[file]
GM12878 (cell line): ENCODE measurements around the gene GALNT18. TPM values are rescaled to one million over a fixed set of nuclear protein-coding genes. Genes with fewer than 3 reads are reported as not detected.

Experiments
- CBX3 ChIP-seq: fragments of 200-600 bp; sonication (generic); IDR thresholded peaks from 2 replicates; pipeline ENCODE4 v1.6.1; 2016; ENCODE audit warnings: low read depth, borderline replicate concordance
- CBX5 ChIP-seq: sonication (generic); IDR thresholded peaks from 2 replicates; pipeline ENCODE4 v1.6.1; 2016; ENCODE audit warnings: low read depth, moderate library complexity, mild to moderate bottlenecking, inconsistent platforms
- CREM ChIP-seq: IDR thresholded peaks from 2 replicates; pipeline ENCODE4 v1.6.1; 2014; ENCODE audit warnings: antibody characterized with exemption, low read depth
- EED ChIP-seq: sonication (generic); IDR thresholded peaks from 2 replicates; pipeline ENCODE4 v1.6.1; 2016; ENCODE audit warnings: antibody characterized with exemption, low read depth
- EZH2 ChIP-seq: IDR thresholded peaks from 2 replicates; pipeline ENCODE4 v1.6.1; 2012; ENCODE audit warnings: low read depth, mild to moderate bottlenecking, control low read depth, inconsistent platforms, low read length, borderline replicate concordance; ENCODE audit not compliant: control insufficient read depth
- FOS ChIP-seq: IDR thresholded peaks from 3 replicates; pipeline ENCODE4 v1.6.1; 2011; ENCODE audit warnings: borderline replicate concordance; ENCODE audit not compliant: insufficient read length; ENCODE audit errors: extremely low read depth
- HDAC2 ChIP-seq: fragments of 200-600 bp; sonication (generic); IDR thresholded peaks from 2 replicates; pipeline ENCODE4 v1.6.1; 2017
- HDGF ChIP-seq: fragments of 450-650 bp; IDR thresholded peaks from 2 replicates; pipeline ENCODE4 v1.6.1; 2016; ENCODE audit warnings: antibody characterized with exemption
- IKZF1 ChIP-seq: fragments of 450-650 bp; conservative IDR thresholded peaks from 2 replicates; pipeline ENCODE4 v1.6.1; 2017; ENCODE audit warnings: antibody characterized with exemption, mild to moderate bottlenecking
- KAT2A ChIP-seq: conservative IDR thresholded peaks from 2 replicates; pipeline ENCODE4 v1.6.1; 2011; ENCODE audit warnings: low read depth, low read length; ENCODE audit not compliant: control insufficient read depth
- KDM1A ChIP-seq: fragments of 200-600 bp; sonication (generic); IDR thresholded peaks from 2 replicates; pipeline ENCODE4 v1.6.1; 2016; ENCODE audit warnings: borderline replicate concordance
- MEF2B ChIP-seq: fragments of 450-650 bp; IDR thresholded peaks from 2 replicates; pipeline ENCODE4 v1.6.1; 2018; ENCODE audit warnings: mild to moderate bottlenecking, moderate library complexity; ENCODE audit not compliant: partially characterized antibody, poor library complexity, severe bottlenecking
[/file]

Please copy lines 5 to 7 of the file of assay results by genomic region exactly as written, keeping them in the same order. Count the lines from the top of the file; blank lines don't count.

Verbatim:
- CREM ChIP-seq: IDR thresholded peaks from 2 replicates; pipeline ENCODE4 v1.6.1; 2014; ENCODE audit warnings: antibody characterized with exemption, low read depth
- EED ChIP-seq: sonication (generic); IDR thresholded peaks from 2 replicates; pipeline ENCODE4 v1.6.1; 2016; ENCODE audit warnings: antibody characterized with exemption, low read depth
- EZH2 ChIP-seq: IDR thresholded peaks from 2 replicates; pipeline ENCODE4 v1.6.1; 2012; ENCODE audit warnings: low read depth, mild to moderate bottlenecking, control low read depth, inconsistent platforms, low read length, borderline replicate concordance; ENCODE audit not compliant: control insufficient read depth